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Brain Imaging and Behavior

, Volume 11, Issue 6, pp 1741–1750 | Cite as

Pineal volume and evening melatonin in young people with affective disorders

  • Joanne S. CarpenterEmail author
  • Amy C. Abelmann
  • Sean N. Hatton
  • Rébecca Robillard
  • Daniel F. Hermens
  • Maxwell R. Bennett
  • Jim Lagopoulos
  • Ian B. Hickie
Original Research

Abstract

Affective disorders in young people have been associated with disruptions in circadian rhythms, including abnormalities in secretion of the pineal hormone melatonin. Previous research reports relationships between pineal gland volumes, melatonin secretion, and sleep-wake cycles, but the relationship between these factors has not been explored in affective disorders. This study aimed to characterize these factors and explore associations with mood symptoms and functioning in a sample of young people with affective disorders. Pineal volume from magnetic resonance imaging and melatonin assay from evening dim-light saliva collection were evaluated in 50 individuals (15–30 years old; 72 % female) with bipolar, depressive, or anxiety disorders. Actigraphy monitoring was also conducted for approximately two weeks to derive sleep-wake measures. Pineal volume was associated with melatonin secretion across the evening, replicating previous findings in psychiatrically healthy individuals. Pineal volume was smaller in participants in which melatonin onset was not detected. Timing of melatonin secretion was related to sleep timing, but amount of melatonin and pineal volume were not related to any sleep-wake measures. A shorter phase angle between onset of melatonin secretion and sleep onset was associated with longer total sleep time. Lower melatonin levels were associated with poorer social and occupational functioning. Although pineal volume is not directly related to sleep disturbances or symptoms, melatonin may influence both sleep-wake cycles and functioning in the early stages of affective disorder. Causal links remain to be established, however, treatments that target circadian rhythms may be useful in improving functioning in young people with affective disorders.

Keywords

Sleep Circadian Melatonin Pineal gland Affective disorders MRI 

Notes

Acknowledgments

The authors wish to thank, Mr. Mark Salkeld and Professor David Kennaway for expertise with melatonin assays, and Mr. Bart te Lindert for assistance with Geneactiv actigraphy processing tools.

Compliance with ethical standards

Funding

Prof. Hickie was funded by a National Health and Medical Research Council Program Grant (No. 566,529) and Australian Fellowship (No. 464,914). Dr. Robillard received a postdoctoral training award from the Fonds de la recherche en santé du Québec.

Conflict of interest

Dr. Hermens has received honoraria for educational seminars from Janssen-Cilag and Eli Lilly. Prof. Hickie is the Co-Director, Health and Policy, of the Brain and Mind Centre, which operates two early-intervention youth services under contract to headspace. He is a member of the new Australian National Mental Health commission and was previously the CEO of beyondblue: the national depression initiative, and a director of headspace: the national youth mental health foundation. He has led a range of community-based and pharmaceutical industry-supported depression awareness and education and training programs. He has led depression and other mental health research projects that have been supported by a variety of pharmaceutical partners. Current investigator-initiated studies are supported by Servier and Pfizer. He has received honoraria for his contributions to professional educational seminars supported by the pharmaceutical industry (including Servier, Pfizer, AstraZeneca, and Eli Lilly). All other co-authors have no financial disclosure or conflict of interest to report.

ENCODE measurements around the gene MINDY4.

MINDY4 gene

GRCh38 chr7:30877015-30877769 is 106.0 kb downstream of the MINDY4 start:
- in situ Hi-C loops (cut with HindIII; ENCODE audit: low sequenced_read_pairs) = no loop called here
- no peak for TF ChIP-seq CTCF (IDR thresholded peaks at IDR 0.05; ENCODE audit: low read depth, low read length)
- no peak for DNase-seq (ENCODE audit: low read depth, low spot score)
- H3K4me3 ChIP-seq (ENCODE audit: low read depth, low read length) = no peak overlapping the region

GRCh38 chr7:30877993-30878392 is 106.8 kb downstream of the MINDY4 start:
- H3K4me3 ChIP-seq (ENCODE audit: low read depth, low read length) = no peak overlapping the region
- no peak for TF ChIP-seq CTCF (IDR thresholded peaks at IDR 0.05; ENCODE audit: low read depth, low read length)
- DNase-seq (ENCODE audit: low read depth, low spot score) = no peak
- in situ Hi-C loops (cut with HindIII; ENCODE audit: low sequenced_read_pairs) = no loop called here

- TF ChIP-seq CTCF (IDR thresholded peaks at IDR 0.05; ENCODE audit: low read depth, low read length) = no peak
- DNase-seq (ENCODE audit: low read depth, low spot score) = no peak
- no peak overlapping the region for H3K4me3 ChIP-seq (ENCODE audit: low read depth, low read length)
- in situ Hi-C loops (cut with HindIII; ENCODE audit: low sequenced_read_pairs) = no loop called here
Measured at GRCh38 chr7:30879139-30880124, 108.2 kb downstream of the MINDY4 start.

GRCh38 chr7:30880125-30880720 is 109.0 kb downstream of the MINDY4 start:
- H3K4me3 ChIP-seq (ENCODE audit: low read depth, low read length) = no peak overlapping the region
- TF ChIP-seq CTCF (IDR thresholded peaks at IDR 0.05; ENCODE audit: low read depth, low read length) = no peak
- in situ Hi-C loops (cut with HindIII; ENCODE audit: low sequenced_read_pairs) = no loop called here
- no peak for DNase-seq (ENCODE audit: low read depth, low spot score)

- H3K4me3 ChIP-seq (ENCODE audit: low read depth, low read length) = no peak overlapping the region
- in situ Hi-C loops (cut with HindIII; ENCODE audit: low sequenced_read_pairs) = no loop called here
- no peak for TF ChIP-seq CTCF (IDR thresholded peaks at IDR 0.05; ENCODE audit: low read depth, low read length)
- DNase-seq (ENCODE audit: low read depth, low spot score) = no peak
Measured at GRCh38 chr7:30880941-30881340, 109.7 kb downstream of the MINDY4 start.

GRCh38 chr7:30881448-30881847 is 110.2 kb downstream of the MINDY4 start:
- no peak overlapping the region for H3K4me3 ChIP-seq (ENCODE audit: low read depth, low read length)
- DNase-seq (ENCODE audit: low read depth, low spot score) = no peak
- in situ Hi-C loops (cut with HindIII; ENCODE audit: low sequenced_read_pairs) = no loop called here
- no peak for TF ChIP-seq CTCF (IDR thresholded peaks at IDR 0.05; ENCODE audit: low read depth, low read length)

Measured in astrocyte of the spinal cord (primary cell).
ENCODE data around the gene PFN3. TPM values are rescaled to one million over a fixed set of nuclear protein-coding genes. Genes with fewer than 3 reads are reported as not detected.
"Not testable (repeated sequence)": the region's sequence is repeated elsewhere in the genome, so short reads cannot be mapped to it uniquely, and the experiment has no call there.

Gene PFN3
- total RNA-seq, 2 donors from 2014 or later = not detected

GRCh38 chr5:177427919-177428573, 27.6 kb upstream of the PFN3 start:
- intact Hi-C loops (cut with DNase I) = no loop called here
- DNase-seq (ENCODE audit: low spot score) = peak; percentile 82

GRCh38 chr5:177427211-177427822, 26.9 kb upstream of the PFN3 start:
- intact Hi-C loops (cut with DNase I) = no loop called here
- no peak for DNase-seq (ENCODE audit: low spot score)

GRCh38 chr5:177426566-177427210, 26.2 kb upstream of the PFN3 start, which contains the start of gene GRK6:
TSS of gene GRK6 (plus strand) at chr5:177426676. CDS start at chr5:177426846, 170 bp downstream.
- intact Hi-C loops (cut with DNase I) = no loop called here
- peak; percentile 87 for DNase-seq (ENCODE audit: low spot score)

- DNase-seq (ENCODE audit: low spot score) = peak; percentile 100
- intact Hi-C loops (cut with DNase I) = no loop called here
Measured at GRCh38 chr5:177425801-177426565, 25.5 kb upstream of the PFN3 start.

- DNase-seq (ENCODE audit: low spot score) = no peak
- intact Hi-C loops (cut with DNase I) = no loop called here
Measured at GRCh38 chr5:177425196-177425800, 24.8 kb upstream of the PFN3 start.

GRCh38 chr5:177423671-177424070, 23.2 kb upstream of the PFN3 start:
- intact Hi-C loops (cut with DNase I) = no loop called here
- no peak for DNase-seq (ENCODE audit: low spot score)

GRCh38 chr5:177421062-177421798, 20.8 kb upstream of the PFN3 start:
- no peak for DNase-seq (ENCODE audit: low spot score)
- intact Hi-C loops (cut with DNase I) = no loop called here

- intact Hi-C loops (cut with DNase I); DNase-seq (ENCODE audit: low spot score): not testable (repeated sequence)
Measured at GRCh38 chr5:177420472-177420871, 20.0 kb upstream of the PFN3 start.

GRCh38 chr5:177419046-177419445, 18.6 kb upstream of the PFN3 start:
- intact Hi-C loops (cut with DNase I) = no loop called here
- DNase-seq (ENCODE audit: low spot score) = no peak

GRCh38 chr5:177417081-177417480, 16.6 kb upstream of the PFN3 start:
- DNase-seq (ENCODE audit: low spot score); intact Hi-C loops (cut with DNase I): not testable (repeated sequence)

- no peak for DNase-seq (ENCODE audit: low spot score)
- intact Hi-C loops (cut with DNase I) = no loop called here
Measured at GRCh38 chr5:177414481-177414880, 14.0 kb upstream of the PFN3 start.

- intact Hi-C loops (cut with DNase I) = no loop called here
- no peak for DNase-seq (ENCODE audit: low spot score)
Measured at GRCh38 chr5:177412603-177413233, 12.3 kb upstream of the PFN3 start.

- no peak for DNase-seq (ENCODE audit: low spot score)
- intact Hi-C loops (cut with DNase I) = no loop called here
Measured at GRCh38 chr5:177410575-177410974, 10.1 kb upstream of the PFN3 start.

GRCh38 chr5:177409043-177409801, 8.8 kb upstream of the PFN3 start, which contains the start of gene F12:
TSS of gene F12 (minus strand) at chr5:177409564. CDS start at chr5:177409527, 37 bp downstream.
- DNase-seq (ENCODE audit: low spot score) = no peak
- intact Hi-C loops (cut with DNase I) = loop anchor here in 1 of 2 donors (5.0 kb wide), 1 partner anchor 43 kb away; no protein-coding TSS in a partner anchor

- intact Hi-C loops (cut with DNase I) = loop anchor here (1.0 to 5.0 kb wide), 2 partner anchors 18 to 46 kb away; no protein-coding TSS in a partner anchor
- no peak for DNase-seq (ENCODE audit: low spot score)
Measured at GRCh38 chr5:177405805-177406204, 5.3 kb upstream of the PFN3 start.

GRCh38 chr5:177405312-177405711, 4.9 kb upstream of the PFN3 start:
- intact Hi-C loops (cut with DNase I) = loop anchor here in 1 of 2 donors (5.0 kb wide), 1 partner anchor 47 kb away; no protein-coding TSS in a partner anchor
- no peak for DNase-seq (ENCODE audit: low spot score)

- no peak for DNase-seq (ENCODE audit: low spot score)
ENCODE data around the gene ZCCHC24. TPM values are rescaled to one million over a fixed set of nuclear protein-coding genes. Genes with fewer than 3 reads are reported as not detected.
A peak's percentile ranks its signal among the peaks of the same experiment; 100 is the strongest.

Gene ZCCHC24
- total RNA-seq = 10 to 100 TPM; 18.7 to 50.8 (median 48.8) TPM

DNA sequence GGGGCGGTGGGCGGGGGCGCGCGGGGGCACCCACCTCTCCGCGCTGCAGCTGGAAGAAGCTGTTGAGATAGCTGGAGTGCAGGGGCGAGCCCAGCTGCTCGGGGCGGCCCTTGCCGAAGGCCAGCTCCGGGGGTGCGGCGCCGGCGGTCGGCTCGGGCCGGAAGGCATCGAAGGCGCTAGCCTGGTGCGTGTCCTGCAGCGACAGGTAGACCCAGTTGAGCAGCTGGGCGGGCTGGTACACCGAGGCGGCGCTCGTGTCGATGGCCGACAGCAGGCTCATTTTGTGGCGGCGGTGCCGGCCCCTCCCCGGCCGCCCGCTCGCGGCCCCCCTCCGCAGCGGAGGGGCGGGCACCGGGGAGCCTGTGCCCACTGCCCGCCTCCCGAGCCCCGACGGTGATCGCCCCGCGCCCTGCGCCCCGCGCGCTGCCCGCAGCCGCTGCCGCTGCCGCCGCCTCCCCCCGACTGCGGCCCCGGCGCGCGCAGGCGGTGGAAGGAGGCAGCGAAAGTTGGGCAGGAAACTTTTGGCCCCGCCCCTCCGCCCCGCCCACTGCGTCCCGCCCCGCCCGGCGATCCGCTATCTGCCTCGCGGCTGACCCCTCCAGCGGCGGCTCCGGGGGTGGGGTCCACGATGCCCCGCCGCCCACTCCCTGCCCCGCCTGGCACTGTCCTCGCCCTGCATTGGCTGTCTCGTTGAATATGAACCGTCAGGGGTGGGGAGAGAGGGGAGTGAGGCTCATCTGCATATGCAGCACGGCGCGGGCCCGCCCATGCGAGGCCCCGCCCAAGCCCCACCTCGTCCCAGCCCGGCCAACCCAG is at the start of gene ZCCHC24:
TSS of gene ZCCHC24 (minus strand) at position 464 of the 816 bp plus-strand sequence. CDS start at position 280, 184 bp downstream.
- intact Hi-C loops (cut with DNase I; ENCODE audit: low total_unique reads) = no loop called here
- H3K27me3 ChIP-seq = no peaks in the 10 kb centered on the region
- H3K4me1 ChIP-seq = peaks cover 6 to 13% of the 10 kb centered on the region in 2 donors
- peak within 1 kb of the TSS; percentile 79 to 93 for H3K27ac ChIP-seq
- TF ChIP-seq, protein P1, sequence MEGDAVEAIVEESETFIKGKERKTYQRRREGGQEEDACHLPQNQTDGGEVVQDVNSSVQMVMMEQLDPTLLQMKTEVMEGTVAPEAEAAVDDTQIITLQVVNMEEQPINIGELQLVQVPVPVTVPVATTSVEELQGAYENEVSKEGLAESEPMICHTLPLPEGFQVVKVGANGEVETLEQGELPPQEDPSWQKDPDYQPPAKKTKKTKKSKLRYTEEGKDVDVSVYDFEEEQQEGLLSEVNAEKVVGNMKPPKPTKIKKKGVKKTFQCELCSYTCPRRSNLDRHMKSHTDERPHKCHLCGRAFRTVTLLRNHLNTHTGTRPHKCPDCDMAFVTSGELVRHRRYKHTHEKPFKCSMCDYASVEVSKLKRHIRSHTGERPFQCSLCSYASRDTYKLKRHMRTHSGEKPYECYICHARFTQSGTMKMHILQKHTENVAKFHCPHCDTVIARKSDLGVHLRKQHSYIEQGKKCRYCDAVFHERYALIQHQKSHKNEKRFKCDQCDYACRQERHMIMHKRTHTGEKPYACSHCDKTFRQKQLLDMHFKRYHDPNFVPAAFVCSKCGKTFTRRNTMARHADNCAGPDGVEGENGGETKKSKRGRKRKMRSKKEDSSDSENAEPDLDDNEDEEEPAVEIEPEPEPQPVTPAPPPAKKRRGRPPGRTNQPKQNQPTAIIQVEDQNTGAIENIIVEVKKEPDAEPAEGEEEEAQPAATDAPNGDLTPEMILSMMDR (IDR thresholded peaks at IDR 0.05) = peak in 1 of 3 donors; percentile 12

Ethical approval

The study was approved by the University of Sydney Human Research Ethics Committee and all participants gave written informed consent. All procedures performed were in accordance with the ethical standards of the institutional committee and the declaration of Helsinki (2013).

Supplementary material

11682_2016_9650_Fig4_ESM.gif (112 kb)
Supplementary Fig. 1

Example segmentation of the pineal gland (red) and cystic changes (green). The structures were segmented in ITK-SNAP referring to anatomical landmarks and voxel intensity in four perspectives (clockwise from top left: axial, sagittal, coronal, 3D render). Segmentations were consensus rated for accuracy (GIF 111 kb)

11682_2016_9650_MOESM1_ESM.tif (353 kb)
High resolution image (TIFF 353 kb)
11682_2016_9650_MOESM2_ESM.jpg (154 kb)
Supplementary Fig. 2 The relationship between pineal volume and cystic volume (JPEG 154 kb)
11682_2016_9650_MOESM3_ESM.jpg (150 kb)
Supplementary Fig. 3 The relationship between dim light melatonin onset and sleep times. Sleep times and dim light melatonin onset times are represented as time values in decimal form (JPEG 149 kb)
11682_2016_9650_MOESM4_ESM.docx (20 kb)
Supplementary Table 1 (DOCX 19 kb)

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Copyright information

© Springer Science+Business Media New York 2016

Authors and Affiliations

  • Joanne S. Carpenter
    • 1
    Email author
  • Amy C. Abelmann
    • 1
  • Sean N. Hatton
    • 1
    • 2
  • Rébecca Robillard
    • 1
    • 3
  • Daniel F. Hermens
    • 1
  • Maxwell R. Bennett
    • 1
  • Jim Lagopoulos
    • 1
    • 4
  • Ian B. Hickie
    • 1
  1. 1.Brain and Mind CentreUniversity of SydneyCamperdownAustralia
  2. 2.Department of PsychiatryUniversity of California San DiegoLa JollaUSA
  3. 3.Institute of Mental Health ResearchUniversity of OttawaOttawaCanada
  4. 4.Sunshine Coast Mind and Neuroscience- Thompson InstituteUniversity of the Sunshine CoastBirtinyaAustralia

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